The intended purpose of this Topics Seminar is for the participating student (1) to become familiar with positions taken in the current debates over the specific topic area of the course; (2) to appreciate the arguments for and against the positions; and (3) to develop an independent judgment about the most promising approach in this area. Specifically the course aims to provide:|
* a general overview over key thinkers and themes from the early modern period (16th – 18th centuries);
* an advanced understanding of the topic as developed and discussed by philosophers from this period; and
* a contextualization of the philosophical discussions of this period.
This “Topics Seminar” explores in depth various texts related to a topic in the philosophy of the early modern period that includes such philosophers as Descartes, Leibniz, Spinoza, Locke, Berkeley, and Hume as well as their underappreciated contemporaries. |
The specific topic and instructor(s) for the coming year will be announced in the spring.
Previous topic (2016-17): “Perception”
What is it to perceive something? How is taste different from touch? Can instruments such as sticks or microscopes extend our senses? Issues about perception are at the heart of many early modern philosophical debates. They structure puzzles about what we can know, how we experience, what exists, as well as moral considerations about how we relate to others. In this course we will study early modern philosophical debates about perception. In the first part of the course we will lay the foundations by focusing on the work of three scholars with radically different views about perception: René Descartes (1596–1650), Thomas Hobbes (1588–1679) and Margaret Cavendish (1614–1687). In the second part, we will build on this foundation by zooming in on three special topics related to perception: perceptual pleasure, errors in perception (and associated ideas about hallucination and ‘madness’ in the period), and status of perceptual instruments such as microscopes, telescopes and other media.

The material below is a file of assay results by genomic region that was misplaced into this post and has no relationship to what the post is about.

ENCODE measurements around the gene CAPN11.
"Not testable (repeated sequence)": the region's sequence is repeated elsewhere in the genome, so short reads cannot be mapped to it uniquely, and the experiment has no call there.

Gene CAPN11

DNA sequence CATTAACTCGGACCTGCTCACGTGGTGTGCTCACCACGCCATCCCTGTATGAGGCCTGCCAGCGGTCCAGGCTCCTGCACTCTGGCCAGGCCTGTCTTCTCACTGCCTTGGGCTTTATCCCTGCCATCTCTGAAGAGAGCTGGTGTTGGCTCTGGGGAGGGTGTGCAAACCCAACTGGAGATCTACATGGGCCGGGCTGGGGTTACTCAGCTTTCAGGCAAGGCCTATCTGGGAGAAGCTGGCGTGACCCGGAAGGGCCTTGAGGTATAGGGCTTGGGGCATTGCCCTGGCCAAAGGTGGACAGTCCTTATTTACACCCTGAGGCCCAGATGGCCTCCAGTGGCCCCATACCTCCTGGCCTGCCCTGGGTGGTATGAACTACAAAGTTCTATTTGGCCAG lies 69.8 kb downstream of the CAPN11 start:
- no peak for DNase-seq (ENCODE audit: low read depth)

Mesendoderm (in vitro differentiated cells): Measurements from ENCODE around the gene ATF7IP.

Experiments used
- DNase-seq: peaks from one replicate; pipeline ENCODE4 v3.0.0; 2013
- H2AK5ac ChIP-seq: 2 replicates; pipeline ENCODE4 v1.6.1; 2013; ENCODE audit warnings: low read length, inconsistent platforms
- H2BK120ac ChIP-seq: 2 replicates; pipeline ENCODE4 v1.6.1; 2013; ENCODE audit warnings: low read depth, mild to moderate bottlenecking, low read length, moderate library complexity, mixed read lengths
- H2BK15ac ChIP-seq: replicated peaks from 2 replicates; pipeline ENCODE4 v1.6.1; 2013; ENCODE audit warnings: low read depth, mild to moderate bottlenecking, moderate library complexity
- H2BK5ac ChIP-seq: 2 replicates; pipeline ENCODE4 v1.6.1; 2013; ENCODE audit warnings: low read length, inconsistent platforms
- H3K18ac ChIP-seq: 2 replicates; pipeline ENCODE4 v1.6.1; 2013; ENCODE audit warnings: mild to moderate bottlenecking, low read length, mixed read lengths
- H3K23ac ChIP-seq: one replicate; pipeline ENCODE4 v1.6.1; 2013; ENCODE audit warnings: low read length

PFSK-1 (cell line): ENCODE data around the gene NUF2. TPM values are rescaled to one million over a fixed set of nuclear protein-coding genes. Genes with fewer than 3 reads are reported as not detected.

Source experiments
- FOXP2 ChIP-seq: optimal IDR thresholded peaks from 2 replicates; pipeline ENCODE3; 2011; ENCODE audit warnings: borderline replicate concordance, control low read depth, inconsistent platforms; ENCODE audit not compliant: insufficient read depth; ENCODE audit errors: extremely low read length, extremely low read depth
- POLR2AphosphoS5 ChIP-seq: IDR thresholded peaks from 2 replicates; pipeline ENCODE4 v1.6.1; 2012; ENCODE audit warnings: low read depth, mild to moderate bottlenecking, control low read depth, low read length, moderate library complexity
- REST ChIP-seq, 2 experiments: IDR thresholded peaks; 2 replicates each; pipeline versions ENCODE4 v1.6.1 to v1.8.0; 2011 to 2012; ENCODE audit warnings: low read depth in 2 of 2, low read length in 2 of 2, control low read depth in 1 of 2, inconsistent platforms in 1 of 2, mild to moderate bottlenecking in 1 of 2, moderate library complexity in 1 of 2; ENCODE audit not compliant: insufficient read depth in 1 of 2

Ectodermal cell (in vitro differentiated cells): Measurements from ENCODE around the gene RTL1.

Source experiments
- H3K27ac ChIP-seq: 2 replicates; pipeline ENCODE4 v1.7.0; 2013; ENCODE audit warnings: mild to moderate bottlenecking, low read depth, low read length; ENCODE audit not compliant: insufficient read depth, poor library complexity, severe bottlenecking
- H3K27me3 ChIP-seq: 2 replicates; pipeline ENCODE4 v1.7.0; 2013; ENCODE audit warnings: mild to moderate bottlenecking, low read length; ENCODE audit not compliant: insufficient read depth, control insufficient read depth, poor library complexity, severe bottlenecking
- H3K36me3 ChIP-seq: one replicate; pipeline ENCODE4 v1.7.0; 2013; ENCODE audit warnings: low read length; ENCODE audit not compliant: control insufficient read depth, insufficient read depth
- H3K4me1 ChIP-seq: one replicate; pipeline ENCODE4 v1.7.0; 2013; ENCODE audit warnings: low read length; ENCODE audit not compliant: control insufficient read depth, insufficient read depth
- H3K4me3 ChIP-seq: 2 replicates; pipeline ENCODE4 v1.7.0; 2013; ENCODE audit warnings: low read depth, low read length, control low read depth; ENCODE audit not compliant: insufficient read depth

This course is for students in the RMA Philosophy programme; students from other M.A. programmes (such as History & Philosophy of Science or Applied Ethics), should check with the course coordinator or the RMA Philosophy coordinator (firstname.lastname@example.org), before enrolling, to ensure that they have the requisite philosophical background.
The entrance requirements for Exchange Students will be checked by International Office and the Programme coördinator. Therefore, you do not have to contact the Programme coördinator yourself.